It is an important object of the present invention to provide a manifold adjacent the open end of an atomizing tank that defines an inlet channel having a first inlet port and a second inlet port wherein the first inlet channel is in communication with aerated water containing dissolved hydrogen sulfide and the second inlet port is in communication with an atomizing nozzle.

Other objects and advantages of the present invention will become apparent to those skilled in the art upon a review of the following detailed description of the preferred embodiments and the accompanying drawings.

BRIEF DESCRIPTION OF THE DRAWINGS

FIG. 1 is a schematic view of an embodiment of the present invention with the tanks shown in cross section;

FIG. 2 is a schematic view of an alternative embodiment of the present invention with the tanks shown in cross section;

FIG. 3 is a schematic view of an alternative embodiment of the present invention with the tanks shown in cross section; and

FIG. 4 is a cross sectional view of the manifold according to the present invention.

DETAILED DESCRIPTION OF THE PREFERRED EMBODIMENTS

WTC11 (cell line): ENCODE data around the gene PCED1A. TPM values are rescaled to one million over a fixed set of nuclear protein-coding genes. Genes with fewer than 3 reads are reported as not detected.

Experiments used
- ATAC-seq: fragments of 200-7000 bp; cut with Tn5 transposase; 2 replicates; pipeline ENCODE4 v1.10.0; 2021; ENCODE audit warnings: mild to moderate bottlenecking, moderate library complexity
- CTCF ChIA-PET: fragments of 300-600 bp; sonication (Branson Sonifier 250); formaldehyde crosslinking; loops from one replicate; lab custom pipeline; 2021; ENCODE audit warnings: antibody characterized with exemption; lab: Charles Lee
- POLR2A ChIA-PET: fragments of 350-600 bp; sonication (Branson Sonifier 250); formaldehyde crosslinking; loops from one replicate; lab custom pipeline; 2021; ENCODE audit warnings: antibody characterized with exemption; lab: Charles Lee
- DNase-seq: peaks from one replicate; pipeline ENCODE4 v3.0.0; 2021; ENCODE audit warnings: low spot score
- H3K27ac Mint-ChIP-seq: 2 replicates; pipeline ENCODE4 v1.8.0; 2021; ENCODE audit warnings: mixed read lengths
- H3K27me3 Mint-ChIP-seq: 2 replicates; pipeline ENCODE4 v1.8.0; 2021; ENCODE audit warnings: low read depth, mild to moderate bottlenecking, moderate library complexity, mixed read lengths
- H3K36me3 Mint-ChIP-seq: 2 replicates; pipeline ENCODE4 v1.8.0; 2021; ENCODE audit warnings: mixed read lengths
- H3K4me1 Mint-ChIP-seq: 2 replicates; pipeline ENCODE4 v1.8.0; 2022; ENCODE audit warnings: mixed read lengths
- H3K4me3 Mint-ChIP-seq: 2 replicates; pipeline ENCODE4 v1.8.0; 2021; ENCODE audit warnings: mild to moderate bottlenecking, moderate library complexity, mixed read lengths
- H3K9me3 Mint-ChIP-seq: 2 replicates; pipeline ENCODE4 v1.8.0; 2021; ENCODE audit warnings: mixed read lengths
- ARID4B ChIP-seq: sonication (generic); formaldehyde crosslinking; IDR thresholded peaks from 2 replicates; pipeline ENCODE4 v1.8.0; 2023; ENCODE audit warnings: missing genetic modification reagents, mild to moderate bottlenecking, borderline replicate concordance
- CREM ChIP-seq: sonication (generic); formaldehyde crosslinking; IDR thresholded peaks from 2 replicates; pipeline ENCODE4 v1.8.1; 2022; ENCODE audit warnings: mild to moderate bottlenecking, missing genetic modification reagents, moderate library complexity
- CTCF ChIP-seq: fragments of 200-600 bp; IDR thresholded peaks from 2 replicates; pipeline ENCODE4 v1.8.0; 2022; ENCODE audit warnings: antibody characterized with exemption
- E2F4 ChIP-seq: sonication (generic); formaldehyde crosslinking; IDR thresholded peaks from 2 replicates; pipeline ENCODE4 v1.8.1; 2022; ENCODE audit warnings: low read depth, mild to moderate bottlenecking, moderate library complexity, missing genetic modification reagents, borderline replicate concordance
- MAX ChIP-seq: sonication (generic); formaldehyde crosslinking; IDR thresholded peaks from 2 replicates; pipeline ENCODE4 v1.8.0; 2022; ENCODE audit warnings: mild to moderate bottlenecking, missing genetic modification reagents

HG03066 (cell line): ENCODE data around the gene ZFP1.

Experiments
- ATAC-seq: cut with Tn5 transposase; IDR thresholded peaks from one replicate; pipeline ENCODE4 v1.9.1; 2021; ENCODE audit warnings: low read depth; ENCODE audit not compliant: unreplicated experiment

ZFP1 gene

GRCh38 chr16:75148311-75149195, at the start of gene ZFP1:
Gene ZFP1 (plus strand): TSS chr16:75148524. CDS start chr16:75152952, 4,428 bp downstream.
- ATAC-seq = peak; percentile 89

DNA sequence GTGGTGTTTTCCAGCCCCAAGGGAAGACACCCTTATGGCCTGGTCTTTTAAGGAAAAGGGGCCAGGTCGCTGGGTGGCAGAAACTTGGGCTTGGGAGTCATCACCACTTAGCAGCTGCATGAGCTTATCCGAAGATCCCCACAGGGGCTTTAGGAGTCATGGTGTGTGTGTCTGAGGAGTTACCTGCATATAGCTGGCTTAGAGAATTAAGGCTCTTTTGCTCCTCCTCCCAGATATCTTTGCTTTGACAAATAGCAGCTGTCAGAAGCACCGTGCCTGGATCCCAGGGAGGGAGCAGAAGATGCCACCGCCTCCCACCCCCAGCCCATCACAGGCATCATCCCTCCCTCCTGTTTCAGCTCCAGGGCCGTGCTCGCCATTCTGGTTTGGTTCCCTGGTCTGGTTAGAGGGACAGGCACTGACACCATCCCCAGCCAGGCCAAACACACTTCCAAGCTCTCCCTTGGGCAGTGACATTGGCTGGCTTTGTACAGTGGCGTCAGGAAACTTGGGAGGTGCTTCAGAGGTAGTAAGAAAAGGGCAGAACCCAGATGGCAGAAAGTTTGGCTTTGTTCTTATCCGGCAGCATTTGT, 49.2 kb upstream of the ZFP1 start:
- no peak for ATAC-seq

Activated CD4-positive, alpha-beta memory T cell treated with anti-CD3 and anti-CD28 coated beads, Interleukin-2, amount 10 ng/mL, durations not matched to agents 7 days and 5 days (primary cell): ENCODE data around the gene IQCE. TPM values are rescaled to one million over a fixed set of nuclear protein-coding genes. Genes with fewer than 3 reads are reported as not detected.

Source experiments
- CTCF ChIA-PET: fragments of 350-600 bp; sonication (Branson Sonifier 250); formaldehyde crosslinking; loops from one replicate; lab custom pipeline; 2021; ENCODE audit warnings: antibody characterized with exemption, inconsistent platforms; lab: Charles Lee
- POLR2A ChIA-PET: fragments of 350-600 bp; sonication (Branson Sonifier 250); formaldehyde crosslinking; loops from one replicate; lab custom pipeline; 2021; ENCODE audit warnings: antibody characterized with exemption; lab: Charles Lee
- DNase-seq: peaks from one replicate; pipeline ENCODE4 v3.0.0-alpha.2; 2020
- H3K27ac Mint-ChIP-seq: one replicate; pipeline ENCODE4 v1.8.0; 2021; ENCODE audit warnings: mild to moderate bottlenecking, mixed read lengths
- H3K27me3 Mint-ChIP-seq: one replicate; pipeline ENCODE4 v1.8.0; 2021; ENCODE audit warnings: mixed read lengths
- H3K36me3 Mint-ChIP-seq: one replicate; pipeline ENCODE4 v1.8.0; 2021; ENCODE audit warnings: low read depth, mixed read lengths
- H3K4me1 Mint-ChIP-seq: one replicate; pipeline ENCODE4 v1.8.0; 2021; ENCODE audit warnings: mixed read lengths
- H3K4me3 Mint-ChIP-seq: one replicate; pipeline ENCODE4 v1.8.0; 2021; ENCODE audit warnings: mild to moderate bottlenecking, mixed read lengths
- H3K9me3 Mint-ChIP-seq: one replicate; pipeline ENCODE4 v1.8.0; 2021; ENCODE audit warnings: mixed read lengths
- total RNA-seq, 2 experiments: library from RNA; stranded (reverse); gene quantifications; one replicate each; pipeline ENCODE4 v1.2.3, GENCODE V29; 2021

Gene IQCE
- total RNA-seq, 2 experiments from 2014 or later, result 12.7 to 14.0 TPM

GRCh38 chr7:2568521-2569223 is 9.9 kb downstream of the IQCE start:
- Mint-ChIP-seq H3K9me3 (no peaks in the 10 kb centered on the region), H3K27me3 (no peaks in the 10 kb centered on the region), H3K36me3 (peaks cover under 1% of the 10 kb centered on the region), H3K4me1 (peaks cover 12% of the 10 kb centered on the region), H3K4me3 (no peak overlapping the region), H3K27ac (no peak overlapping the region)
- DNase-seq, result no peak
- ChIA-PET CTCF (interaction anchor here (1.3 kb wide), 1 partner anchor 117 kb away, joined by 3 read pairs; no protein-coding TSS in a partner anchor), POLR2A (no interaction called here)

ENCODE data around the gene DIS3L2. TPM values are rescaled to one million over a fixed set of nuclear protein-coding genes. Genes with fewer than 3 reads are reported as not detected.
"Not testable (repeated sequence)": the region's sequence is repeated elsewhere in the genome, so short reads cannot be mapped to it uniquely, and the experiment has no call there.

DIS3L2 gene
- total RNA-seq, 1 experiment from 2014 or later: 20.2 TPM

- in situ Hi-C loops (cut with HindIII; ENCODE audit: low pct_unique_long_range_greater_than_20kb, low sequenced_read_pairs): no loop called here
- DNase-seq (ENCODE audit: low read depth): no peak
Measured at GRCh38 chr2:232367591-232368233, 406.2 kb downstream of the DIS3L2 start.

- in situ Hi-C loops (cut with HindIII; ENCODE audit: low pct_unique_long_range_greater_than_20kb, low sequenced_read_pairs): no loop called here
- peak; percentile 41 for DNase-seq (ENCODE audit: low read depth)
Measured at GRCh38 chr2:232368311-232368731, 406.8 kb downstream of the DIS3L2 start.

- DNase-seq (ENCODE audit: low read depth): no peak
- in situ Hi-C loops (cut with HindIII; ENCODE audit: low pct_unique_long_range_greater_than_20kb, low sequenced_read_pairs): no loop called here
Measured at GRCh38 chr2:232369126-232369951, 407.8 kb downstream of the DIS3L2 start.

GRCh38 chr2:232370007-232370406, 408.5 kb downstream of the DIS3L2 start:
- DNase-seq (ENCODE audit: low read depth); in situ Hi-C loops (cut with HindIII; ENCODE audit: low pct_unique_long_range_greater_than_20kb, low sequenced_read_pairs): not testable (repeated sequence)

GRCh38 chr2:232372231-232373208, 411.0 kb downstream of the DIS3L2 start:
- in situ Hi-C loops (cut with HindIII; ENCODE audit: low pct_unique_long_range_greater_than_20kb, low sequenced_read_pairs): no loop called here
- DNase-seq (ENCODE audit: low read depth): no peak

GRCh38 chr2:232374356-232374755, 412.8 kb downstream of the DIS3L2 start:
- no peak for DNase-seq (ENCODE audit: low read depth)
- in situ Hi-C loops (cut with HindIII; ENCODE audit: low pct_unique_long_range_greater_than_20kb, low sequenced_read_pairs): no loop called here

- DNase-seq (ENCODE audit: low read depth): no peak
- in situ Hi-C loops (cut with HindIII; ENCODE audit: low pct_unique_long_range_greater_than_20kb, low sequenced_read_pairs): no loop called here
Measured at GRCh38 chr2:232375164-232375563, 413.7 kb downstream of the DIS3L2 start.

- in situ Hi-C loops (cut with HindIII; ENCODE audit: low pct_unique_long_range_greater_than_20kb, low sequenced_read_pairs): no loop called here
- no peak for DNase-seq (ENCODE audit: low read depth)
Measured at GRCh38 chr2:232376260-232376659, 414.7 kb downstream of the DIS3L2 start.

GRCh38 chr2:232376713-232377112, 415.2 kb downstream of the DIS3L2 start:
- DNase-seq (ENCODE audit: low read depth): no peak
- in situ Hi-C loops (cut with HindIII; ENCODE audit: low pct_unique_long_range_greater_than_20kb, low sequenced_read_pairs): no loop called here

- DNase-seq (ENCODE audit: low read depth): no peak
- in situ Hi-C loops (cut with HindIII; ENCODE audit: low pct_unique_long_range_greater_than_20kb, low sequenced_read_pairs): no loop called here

The preferred embodiments and best mode of the present invention will now be described in detail with reference being made to the drawings. The apparatus of the present invention is indicated generally in the drawings by the reference number "10".

Referring to FIGS. 1 and 4, the apparatus 10 includes an atomizing tank 12 having a cylindrical wall 14. The atomizing tank 12 further includes a closed bottom wall 16 and an opposed open end 18. A manifold 20 is positioned adjacent the open end 18.

As shown in FIG. 4, the manifold 20 defines an inlet channel 22 having a first inlet port 24 and a second inlet port 26. The inlet channel 22 is in communication with an elbow 28 having a check valve 29. The elbow 28 is in communication with a source of compressed air, such as a compressor C.